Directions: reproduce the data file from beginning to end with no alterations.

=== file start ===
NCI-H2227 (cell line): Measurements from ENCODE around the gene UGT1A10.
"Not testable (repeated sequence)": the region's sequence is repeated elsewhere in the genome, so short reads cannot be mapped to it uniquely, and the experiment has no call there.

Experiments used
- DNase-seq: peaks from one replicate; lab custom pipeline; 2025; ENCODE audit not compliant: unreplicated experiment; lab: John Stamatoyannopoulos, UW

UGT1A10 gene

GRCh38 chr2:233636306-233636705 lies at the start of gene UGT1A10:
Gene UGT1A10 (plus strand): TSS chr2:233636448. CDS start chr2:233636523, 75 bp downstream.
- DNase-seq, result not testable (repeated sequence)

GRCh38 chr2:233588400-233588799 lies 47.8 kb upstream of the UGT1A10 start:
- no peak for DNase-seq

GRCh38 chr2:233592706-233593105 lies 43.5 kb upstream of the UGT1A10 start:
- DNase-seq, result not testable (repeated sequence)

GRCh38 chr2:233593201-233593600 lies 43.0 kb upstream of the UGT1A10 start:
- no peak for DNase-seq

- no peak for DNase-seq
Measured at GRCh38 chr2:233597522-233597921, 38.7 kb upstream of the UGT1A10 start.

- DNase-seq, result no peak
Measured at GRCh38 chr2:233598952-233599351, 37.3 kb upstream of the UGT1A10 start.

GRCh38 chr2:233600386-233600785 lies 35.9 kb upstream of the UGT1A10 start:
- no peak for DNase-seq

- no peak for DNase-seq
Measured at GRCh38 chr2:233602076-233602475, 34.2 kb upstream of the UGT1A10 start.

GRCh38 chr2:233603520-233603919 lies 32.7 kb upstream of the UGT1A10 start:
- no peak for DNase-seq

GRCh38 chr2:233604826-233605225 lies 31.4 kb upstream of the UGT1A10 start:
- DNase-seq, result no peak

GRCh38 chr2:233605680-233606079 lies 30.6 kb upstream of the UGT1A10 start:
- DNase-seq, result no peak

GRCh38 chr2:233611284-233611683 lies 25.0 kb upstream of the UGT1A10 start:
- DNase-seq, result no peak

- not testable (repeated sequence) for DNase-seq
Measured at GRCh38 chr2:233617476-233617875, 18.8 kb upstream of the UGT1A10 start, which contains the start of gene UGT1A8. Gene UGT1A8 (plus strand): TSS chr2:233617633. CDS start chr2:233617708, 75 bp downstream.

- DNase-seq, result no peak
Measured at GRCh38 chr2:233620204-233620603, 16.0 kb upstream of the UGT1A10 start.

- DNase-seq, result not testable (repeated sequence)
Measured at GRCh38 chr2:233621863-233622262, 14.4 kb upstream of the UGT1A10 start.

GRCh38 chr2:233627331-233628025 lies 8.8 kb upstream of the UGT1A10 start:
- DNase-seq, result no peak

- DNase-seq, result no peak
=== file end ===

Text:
NCI-H2227 (cell line): Measurements from ENCODE around the gene UGT1A10.
"Not testable (repeated sequence)": the region's sequence is repeated elsewhere in the genome, so short reads cannot be mapped to it uniquely, and the experiment has no call there.

Experiments used
- DNase-seq: peaks from one replicate; lab custom pipeline; 2025; ENCODE audit not compliant: unreplicated experiment; lab: John Stamatoyannopoulos, UW

UGT1A10 gene

GRCh38 chr2:233636306-233636705 lies at the start of gene UGT1A10:
Gene UGT1A10 (plus strand): TSS chr2:233636448. CDS start chr2:233636523, 75 bp downstream.
- DNase-seq, result not testable (repeated sequence)

GRCh38 chr2:233588400-233588799 lies 47.8 kb upstream of the UGT1A10 start:
- no peak for DNase-seq

GRCh38 chr2:233592706-233593105 lies 43.5 kb upstream of the UGT1A10 start:
- DNase-seq, result not testable (repeated sequence)

GRCh38 chr2:233593201-233593600 lies 43.0 kb upstream of the UGT1A10 start:
- no peak for DNase-seq

- no peak for DNase-seq
Measured at GRCh38 chr2:233597522-233597921, 38.7 kb upstream of the UGT1A10 start.

- DNase-seq, result no peak
Measured at GRCh38 chr2:233598952-233599351, 37.3 kb upstream of the UGT1A10 start.

GRCh38 chr2:233600386-233600785 lies 35.9 kb upstream of the UGT1A10 start:
- no peak for DNase-seq

- no peak for DNase-seq
Measured at GRCh38 chr2:233602076-233602475, 34.2 kb upstream of the UGT1A10 start.

GRCh38 chr2:233603520-233603919 lies 32.7 kb upstream of the UGT1A10 start:
- no peak for DNase-seq

GRCh38 chr2:233604826-233605225 lies 31.4 kb upstream of the UGT1A10 start:
- DNase-seq, result no peak

GRCh38 chr2:233605680-233606079 lies 30.6 kb upstream of the UGT1A10 start:
- DNase-seq, result no peak

GRCh38 chr2:233611284-233611683 lies 25.0 kb upstream of the UGT1A10 start:
- DNase-seq, result no peak

- not testable (repeated sequence) for DNase-seq
Measured at GRCh38 chr2:233617476-233617875, 18.8 kb upstream of the UGT1A10 start, which contains the start of gene UGT1A8. Gene UGT1A8 (plus strand): TSS chr2:233617633. CDS start chr2:233617708, 75 bp downstream.

- DNase-seq, result no peak
Measured at GRCh38 chr2:233620204-233620603, 16.0 kb upstream of the UGT1A10 start.

- DNase-seq, result not testable (repeated sequence)
Measured at GRCh38 chr2:233621863-233622262, 14.4 kb upstream of the UGT1A10 start.

GRCh38 chr2:233627331-233628025 lies 8.8 kb upstream of the UGT1A10 start:
- DNase-seq, result no peak

- DNase-seq, result no peak